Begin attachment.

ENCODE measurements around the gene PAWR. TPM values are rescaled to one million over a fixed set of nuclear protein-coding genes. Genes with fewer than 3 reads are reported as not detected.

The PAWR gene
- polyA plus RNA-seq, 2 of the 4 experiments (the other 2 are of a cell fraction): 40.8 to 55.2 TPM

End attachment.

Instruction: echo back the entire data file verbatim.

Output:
ENCODE measurements around the gene PAWR. TPM values are rescaled to one million over a fixed set of nuclear protein-coding genes. Genes with fewer than 3 reads are reported as not detected.

The PAWR gene
- polyA plus RNA-seq, 2 of the 4 experiments (the other 2 are of a cell fraction): 40.8 to 55.2 TPM